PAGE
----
Constitutional Claims and Civil Rights
Employee appealed dismissal of hostile work environment claim against school district under Minnesota Human Rights Act (MHRA). A Minnesota school employee claimed she was subjected to a hostile work environment because her supervisor made offensive and inappropriate comments about women in the workplace. The district court dismissed the claim on the ground that the facts alleged did not fit within the definition of sexual harassment under the MHRA. The court of appeals upheld the dismissal, and the employee appealed to the Minnesota Supreme Court. Held: For the school district. While the MHRA does permit sex-based hostile work environment claims, the supervisor's comments were infrequent and neither sufficiently hostile nor abusive to support such a claim. La M ont v. Indep. Sch. Dist. No. 728, 814 N.W.2d 14 (Minn. 2012).
Principal appealed summary judgment in favor of school district dismissing her claim of race discrimination. A school superintendent received a copy of an email about a controversial policy change that contained false and inaccurate information. The superintendent demanded the school's principal, a Hispanic female, identify who had disseminated the information. The principal was terminated for insubordination when she refused to identify the individual, and she sued, alleging racial discrimination. Held: For the school district. The principal failed to show that the school's reason for terminating her was a pretext for racial discrimination. Jaramillo v. Adams Co. Sch. Dist. 14, 680 F. 3d 1267 (10th Cir. 2012).
Teacher appealed summary judgment in favor of city and school employees dismissing discrimination claims. A teacher claimed discrimination motivated a mandated classroom change, position shift, and a derogatory remark about her age. Held: For the school. The teacher was unable to prove discrimination. The change in the teacher's position did not constitute an adverse employment action and the school's classroom change was an accommodation of a disability. A single remark was insufficient to create a hostile work environment. Silvis v. City of ?. Y., 946 N.Y.S.2d 22 (App. Div. 1st Dept. 2012).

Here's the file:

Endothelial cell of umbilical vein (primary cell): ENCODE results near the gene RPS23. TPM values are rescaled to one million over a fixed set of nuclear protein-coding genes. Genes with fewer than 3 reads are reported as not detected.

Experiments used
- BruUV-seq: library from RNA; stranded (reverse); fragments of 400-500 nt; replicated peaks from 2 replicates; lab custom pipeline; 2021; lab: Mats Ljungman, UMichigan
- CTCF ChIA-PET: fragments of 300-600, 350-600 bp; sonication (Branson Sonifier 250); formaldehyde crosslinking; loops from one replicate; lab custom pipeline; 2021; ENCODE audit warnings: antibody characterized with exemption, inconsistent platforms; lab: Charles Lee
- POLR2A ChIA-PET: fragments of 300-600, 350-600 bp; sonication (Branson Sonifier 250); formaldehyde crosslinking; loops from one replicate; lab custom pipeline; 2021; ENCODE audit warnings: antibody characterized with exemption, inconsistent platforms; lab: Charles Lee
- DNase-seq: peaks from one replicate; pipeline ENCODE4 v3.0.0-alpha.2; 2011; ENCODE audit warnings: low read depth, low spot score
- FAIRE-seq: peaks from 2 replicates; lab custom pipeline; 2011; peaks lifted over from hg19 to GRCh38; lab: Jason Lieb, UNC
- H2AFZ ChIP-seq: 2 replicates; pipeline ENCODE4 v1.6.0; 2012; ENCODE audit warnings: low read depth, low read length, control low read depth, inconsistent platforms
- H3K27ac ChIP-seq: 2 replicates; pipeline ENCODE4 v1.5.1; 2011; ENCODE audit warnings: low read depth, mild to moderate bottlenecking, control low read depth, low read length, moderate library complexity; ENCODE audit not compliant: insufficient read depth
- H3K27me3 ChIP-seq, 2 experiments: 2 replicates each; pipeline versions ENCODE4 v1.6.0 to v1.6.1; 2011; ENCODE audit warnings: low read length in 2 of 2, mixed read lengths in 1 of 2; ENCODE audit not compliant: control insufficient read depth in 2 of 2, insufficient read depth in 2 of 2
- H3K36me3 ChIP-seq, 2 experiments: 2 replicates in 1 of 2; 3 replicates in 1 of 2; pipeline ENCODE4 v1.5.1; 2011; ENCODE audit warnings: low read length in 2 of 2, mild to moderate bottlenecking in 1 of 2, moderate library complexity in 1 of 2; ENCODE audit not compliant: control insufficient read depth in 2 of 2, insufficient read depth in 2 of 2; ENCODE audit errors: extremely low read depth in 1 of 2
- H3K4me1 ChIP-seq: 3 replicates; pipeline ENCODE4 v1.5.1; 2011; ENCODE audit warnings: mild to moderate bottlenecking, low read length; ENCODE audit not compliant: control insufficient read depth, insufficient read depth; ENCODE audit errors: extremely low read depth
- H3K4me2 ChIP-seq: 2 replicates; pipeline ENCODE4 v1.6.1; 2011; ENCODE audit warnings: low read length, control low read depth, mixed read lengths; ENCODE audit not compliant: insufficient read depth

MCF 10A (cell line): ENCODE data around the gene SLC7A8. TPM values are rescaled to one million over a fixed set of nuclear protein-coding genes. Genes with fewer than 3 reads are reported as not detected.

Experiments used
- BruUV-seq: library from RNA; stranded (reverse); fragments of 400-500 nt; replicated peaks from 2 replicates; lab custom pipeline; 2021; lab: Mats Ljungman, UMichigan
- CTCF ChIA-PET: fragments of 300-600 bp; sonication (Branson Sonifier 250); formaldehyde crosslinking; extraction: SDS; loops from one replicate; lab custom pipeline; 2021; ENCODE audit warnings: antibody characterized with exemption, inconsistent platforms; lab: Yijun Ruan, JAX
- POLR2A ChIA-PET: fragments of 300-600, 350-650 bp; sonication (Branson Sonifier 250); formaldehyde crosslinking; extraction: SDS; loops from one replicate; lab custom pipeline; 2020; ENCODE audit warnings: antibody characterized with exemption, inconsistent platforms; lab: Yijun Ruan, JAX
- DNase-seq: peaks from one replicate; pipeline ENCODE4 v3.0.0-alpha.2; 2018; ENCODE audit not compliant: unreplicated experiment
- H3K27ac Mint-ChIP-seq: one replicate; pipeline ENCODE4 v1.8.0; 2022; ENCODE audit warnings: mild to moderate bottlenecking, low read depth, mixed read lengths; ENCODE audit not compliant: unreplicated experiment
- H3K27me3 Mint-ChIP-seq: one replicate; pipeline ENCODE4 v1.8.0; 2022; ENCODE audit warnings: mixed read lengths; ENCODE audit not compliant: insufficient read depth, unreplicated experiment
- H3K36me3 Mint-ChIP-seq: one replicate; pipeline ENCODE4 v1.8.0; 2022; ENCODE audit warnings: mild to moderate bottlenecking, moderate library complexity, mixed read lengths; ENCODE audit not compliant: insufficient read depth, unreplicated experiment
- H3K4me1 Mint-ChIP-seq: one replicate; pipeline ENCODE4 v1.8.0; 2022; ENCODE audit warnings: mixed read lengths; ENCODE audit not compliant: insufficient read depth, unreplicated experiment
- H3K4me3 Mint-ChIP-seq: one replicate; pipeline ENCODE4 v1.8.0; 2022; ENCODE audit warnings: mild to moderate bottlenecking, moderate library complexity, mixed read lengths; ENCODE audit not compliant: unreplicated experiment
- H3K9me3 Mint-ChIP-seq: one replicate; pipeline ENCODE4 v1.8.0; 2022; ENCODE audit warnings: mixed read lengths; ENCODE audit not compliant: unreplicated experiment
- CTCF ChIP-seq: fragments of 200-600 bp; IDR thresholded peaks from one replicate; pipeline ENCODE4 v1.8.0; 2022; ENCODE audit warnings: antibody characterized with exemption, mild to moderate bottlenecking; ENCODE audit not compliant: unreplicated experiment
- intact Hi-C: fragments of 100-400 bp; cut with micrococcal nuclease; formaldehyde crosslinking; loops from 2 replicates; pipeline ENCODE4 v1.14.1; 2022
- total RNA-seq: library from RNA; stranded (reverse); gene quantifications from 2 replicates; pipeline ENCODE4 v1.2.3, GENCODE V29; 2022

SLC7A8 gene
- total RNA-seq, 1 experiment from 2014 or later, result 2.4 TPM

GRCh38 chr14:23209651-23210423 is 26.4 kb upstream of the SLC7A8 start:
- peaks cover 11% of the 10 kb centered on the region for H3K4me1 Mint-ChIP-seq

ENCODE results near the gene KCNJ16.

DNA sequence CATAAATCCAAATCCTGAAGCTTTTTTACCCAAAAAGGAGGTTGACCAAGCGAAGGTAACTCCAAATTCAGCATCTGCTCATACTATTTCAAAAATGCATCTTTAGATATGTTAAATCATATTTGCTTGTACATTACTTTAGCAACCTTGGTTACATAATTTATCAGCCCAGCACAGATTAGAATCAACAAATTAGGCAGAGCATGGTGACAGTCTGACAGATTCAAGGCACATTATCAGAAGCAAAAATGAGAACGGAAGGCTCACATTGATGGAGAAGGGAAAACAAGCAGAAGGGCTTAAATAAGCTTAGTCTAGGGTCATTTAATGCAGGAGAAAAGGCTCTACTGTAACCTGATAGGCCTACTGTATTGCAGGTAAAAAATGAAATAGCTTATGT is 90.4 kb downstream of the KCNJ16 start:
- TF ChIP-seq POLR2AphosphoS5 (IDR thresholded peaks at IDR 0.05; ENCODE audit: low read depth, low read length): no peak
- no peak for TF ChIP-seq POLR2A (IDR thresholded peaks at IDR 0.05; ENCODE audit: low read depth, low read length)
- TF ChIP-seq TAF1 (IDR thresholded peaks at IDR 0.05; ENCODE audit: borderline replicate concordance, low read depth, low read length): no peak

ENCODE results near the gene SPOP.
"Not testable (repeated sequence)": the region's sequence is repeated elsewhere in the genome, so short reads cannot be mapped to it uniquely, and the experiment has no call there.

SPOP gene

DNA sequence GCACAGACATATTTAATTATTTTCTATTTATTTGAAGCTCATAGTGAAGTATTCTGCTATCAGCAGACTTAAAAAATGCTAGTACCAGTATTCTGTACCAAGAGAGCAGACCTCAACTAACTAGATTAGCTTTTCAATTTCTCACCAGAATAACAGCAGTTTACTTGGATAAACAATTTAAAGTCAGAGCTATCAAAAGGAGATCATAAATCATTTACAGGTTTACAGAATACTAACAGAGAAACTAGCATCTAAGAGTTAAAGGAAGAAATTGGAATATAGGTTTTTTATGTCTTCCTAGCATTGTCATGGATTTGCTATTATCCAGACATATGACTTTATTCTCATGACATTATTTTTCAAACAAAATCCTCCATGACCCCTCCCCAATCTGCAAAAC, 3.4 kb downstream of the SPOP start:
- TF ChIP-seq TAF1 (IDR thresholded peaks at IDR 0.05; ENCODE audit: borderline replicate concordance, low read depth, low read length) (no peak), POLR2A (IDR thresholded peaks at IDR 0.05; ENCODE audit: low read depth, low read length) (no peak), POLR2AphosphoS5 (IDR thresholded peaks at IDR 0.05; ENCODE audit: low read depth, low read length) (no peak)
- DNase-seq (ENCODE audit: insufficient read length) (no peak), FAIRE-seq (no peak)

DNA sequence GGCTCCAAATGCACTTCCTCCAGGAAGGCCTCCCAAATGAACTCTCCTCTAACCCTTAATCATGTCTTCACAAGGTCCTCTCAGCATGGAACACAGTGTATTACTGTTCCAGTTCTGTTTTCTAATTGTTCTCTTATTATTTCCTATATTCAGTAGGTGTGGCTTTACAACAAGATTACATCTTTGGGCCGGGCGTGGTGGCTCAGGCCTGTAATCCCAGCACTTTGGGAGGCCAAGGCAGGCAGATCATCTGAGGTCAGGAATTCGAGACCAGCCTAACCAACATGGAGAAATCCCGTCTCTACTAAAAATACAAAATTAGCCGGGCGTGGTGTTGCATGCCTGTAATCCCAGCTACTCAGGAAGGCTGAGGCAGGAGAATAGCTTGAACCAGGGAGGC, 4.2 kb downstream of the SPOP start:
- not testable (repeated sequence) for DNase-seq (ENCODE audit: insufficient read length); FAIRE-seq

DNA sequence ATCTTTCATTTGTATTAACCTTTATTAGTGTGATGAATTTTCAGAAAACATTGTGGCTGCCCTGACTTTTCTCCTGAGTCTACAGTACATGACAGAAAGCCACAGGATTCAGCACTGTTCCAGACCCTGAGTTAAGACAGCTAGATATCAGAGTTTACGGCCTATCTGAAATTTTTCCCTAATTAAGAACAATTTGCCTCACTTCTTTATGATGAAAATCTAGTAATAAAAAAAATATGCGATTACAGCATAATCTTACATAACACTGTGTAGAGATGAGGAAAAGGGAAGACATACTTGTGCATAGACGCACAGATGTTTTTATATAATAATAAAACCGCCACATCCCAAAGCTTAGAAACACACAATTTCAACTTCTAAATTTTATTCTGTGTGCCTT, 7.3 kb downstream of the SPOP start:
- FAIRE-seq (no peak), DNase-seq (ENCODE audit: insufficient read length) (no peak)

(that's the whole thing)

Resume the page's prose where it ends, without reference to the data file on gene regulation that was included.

Parents, on behalf of student, appealed order dismissing claims alleging school district violated student's due process and equal protection rights. A nine-year-old girl was sexually assaulted on six separate occasions, when a man unrelated to the student was allowed to sign her out of school without verifying his identity. Held: For the school district. Despite state compulsory education and the girl's relatively young age, a "special relationship" did not exist between the student and the state because the girl's parents voluntarily chose to send her to that school. Because knowledge of impending harm was never alleged, the danger was not created by the state. The state-created danger doctrine did not apply because knowledge of impending harm was never alleged. Doe ex rei. Magee v. Covington Co. Sch. Dist., 675 F. 3d 849 (5th Cir. 2012).
Former students appealed order dismissing claims alleghi school district violated students' equal protection rights. Students alleged that their school district's employees did not respond to instances of sexual harassment and teasing of students because of the students' gender, and their claim was dismissed. Held: For the students in part and for the school district in part. Despite the students' vague allegation and failure to allege facts showing intentional discrimination, they were permitted to amend their complaint against the administrators, while all claims against the school district were properly dismissed based on Eleventh Amendment immunity. Because the students sued the administrators in their personal capacity and not their official capacity, immunity did not apply. ??-Rifai v. Willows Unified Sch. Dist., 469 Fed. Appx. 647 (9th Cir. 2012)(unpublished).
Middle school student and his mother sued school district and administrators alleging search violated mother's due process rights. …